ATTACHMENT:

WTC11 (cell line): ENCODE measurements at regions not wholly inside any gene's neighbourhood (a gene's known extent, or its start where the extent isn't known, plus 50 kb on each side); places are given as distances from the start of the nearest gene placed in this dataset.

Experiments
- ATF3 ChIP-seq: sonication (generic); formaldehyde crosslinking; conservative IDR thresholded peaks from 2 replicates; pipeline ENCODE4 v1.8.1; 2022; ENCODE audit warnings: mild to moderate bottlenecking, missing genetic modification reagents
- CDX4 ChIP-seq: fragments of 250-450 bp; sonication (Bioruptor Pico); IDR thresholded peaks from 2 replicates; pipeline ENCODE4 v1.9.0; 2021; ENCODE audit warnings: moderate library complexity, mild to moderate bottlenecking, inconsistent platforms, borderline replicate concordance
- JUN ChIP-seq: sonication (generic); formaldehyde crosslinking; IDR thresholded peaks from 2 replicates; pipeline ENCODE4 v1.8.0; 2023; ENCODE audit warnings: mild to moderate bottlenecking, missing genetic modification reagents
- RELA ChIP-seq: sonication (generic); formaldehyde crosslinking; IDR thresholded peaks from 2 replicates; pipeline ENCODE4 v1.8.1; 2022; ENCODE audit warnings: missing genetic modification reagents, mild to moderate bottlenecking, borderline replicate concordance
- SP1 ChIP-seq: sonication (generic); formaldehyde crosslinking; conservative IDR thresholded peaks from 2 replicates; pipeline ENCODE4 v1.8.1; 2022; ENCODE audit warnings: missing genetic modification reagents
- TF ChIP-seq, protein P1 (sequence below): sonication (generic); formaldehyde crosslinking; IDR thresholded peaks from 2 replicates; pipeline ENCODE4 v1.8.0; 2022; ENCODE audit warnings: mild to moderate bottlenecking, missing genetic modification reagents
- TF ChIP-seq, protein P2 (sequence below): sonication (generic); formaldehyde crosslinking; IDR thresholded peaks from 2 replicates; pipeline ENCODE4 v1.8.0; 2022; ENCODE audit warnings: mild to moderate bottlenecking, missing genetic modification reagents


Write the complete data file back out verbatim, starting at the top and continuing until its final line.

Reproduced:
WTC11 (cell line): ENCODE measurements at regions not wholly inside any gene's neighbourhood (a gene's known extent, or its start where the extent isn't known, plus 50 kb on each side); places are given as distances from the start of the nearest gene placed in this dataset.

Experiments
- ATF3 ChIP-seq: sonication (generic); formaldehyde crosslinking; conservative IDR thresholded peaks from 2 replicates; pipeline ENCODE4 v1.8.1; 2022; ENCODE audit warnings: mild to moderate bottlenecking, missing genetic modification reagents
- CDX4 ChIP-seq: fragments of 250-450 bp; sonication (Bioruptor Pico); IDR thresholded peaks from 2 replicates; pipeline ENCODE4 v1.9.0; 2021; ENCODE audit warnings: moderate library complexity, mild to moderate bottlenecking, inconsistent platforms, borderline replicate concordance
- JUN ChIP-seq: sonication (generic); formaldehyde crosslinking; IDR thresholded peaks from 2 replicates; pipeline ENCODE4 v1.8.0; 2023; ENCODE audit warnings: mild to moderate bottlenecking, missing genetic modification reagents
- RELA ChIP-seq: sonication (generic); formaldehyde crosslinking; IDR thresholded peaks from 2 replicates; pipeline ENCODE4 v1.8.1; 2022; ENCODE audit warnings: missing genetic modification reagents, mild to moderate bottlenecking, borderline replicate concordance
- SP1 ChIP-seq: sonication (generic); formaldehyde crosslinking; conservative IDR thresholded peaks from 2 replicates; pipeline ENCODE4 v1.8.1; 2022; ENCODE audit warnings: missing genetic modification reagents
- TF ChIP-seq, protein P1 (sequence below): sonication (generic); formaldehyde crosslinking; IDR thresholded peaks from 2 replicates; pipeline ENCODE4 v1.8.0; 2022; ENCODE audit warnings: mild to moderate bottlenecking, missing genetic modification reagents
- TF ChIP-seq, protein P2 (sequence below): sonication (generic); formaldehyde crosslinking; IDR thresholded peaks from 2 replicates; pipeline ENCODE4 v1.8.0; 2022; ENCODE audit warnings: mild to moderate bottlenecking, missing genetic modification reagents